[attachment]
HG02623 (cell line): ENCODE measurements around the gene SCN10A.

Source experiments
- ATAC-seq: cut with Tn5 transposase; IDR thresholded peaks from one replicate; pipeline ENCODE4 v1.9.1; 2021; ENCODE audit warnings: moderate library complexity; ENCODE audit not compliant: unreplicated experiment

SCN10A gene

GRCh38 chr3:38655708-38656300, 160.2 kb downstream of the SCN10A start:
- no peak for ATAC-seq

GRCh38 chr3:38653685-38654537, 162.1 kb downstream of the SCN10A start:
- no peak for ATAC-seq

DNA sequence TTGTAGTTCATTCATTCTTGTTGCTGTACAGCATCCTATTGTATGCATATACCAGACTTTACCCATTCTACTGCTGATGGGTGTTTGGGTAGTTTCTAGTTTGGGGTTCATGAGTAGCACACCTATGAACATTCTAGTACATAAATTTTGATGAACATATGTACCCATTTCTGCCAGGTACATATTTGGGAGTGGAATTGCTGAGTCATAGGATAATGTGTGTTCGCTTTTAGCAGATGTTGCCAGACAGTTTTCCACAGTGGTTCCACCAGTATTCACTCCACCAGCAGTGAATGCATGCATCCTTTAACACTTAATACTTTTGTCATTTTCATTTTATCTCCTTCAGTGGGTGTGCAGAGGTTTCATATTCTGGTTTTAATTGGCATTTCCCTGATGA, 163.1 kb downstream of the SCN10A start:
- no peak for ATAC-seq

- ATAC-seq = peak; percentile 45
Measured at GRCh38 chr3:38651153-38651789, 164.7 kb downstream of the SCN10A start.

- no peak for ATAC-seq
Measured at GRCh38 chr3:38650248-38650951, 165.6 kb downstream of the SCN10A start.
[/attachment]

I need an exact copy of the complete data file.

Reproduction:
HG02623 (cell line): ENCODE measurements around the gene SCN10A.

Source experiments
- ATAC-seq: cut with Tn5 transposase; IDR thresholded peaks from one replicate; pipeline ENCODE4 v1.9.1; 2021; ENCODE audit warnings: moderate library complexity; ENCODE audit not compliant: unreplicated experiment

SCN10A gene

GRCh38 chr3:38655708-38656300, 160.2 kb downstream of the SCN10A start:
- no peak for ATAC-seq

GRCh38 chr3:38653685-38654537, 162.1 kb downstream of the SCN10A start:
- no peak for ATAC-seq

DNA sequence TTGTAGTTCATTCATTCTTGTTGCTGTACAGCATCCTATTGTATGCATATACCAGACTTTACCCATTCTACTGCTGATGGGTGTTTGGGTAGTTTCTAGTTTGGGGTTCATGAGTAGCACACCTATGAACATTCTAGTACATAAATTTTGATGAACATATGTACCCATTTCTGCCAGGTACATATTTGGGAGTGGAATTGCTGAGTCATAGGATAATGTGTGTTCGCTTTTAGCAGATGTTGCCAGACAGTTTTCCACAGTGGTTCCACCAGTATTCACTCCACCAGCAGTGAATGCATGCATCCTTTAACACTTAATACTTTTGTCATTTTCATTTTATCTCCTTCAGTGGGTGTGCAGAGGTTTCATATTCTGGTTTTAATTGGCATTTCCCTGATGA, 163.1 kb downstream of the SCN10A start:
- no peak for ATAC-seq

- ATAC-seq = peak; percentile 45
Measured at GRCh38 chr3:38651153-38651789, 164.7 kb downstream of the SCN10A start.

- no peak for ATAC-seq
Measured at GRCh38 chr3:38650248-38650951, 165.6 kb downstream of the SCN10A start.